I have searched both Google and this site. According to Collins, predispose can accept both to + infinitive and to + gerund. I find this questionable, but there it is.

Other than that, I can think of approach:
We need a new approach to win customers.
We need a new approach to winning customers.
Actually, in this case, it seems the infinitive works because of "need" and the gerund works because of "approach", so they're not actually saying the same thing.

I have seen on this site that prone does not work both ways, although people do use it both ways. It should only be used with to + gerund.

Are there other words or phrases that can accept to + infinitive and to + gerund equally?

*Note: I am not asking about "to" + infinitive vs. gerund. I am only asking about cases where the word "to" comes before the gerund, and also before the infinitive, and means the same thing. I have not found this question duplicated anywhere.

EDIT: And if the expressions do not always have the same meaning, can they ever have the same meaning?

EDIT: My current list, yea or nay?
well suited to do = well suited to doing
be adapted to do = be adapted to doing
proceed to do = proceed to doing
with a mind to do = with a mind to doing
agree to do = agree to doing
consent to do = consent to doing
donate to do = donate to doing

  • 1
    I think it is more because **winning customers" is used as a noun phrase in the second sentence. The preceding verbiage has very little if anything to do with it. The two sentences really don't mean exactly the same thing, nor does the preceding verbiage (i.e. approach and predispose) have much if anything to do with the choice of either infinitive or gerund.
    – Bread
    Commented Apr 5, 2018 at 2:51
  • I see them as quite different. "...to win customers..." is equivalent to "...for winning (by us) new customers...". But the second one ("...new approach to winning customers" could easily mean "we need a new approach for our customers who do considerable business with us".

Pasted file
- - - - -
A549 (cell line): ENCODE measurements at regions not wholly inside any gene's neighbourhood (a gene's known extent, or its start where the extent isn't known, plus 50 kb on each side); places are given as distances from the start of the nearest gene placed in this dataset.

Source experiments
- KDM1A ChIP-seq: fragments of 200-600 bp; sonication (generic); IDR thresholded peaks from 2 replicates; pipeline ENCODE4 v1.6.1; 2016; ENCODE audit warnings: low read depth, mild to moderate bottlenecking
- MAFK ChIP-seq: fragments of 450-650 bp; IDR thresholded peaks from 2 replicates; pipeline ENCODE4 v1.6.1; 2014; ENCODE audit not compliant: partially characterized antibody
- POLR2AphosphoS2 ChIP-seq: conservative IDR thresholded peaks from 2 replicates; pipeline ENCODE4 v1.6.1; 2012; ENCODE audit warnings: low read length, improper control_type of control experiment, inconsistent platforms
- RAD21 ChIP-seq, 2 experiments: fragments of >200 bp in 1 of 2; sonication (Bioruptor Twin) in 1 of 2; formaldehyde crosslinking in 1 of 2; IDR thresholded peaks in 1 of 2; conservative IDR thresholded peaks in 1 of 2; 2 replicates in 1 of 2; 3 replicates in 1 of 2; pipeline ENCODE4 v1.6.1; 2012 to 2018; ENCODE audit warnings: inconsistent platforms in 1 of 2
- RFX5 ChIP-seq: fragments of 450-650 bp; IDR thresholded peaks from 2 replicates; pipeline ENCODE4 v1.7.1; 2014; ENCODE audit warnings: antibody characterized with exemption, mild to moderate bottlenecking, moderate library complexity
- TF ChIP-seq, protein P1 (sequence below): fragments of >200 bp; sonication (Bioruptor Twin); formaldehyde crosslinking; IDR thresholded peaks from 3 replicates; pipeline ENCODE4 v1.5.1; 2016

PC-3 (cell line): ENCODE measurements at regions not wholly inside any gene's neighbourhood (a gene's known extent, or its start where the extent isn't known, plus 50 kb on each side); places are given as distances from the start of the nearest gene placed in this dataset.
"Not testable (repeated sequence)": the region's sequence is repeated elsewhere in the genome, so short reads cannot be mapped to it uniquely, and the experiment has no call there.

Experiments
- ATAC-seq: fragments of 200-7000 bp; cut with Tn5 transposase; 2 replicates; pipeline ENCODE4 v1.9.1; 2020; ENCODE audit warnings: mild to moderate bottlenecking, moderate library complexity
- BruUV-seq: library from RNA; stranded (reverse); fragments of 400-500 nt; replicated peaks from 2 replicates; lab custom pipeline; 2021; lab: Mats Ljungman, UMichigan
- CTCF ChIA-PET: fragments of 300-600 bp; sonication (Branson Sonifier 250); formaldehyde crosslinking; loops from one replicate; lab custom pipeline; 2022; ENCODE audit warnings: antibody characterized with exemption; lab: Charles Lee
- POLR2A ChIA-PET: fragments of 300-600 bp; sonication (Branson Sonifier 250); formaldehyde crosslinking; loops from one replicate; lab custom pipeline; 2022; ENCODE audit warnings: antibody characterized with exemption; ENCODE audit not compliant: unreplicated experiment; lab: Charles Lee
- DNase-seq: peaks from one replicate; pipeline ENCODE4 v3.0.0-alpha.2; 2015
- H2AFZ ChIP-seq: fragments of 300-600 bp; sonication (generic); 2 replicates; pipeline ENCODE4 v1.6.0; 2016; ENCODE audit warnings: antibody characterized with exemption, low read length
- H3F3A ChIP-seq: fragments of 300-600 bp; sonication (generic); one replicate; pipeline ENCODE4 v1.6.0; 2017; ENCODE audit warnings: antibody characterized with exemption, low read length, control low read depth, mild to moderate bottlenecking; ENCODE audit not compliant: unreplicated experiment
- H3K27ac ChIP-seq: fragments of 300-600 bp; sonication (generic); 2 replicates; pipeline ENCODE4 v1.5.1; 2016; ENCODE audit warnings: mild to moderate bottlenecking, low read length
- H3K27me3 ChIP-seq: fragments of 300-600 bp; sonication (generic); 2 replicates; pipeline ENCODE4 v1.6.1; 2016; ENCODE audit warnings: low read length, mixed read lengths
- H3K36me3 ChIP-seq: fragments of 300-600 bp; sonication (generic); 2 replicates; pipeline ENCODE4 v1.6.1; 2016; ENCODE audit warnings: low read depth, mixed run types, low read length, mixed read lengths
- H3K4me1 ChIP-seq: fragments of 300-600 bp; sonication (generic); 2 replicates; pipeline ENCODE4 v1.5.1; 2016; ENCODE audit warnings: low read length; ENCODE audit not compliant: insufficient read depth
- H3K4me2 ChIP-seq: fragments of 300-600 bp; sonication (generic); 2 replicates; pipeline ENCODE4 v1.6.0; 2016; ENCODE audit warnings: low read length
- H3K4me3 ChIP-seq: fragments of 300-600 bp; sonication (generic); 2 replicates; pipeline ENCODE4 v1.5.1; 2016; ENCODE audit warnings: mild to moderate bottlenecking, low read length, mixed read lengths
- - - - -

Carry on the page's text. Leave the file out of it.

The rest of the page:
– eSurfsnake
    Commented Apr 5, 2018 at 4:53
  • Well, you can say, "We need a new _____ to win customers," with almost anything, since the infinitive can be used to express intention, e.g. "I went to the store to buy some butter." Commented Apr 5, 2018 at 7:51
  • @Bread, of course it is a noun phrase, using a gerund. Even so, not all words can be followed by "to" + a noun phrase, and this is dependent on the word. Commented Apr 5, 2018 at 10:30
  • 1
    I have long sought any kind of generalized explanation for why some phrases demand infinitive and some gerund, as students ask me this regularly. I've found nothing; you just have to learn each phrase. Is there any conceptual reason why "I enjoy to play football," is incorrect? Or "I demand knowing"? Any key to help people know which one to use generally would be El Dorado's gold for me. Commented Apr 6, 2018 at 5:02

1 Answer 1


I think you just need to learn which verbs are typically followed by an infinitive and which more commonly take a gerund.

Here's a list from another site to get you started.

  • One does have to learn them when learning English. That said, some take both and mean different things: I love playing tennis; I love to play tennis.
    – Lambie
    Commented Jun 28, 2018 at 20:59
  • Thank you, but this is not a site for English learners and I am not learning English. I know them all pretty well and which forms they take, but I have noticed that sometimes "to" can appear in both forms, with different roles. With "a new approach to win" I suspect that the infinitive of intention enters into it. We do something TO DO something else. Even something like "I enjoy to relax," meaning not that I enjoy relaxing, but that I enjoy in order to relax. Weird, but... incorrect? Maybe not. Commented Jun 30, 2018 at 8:46

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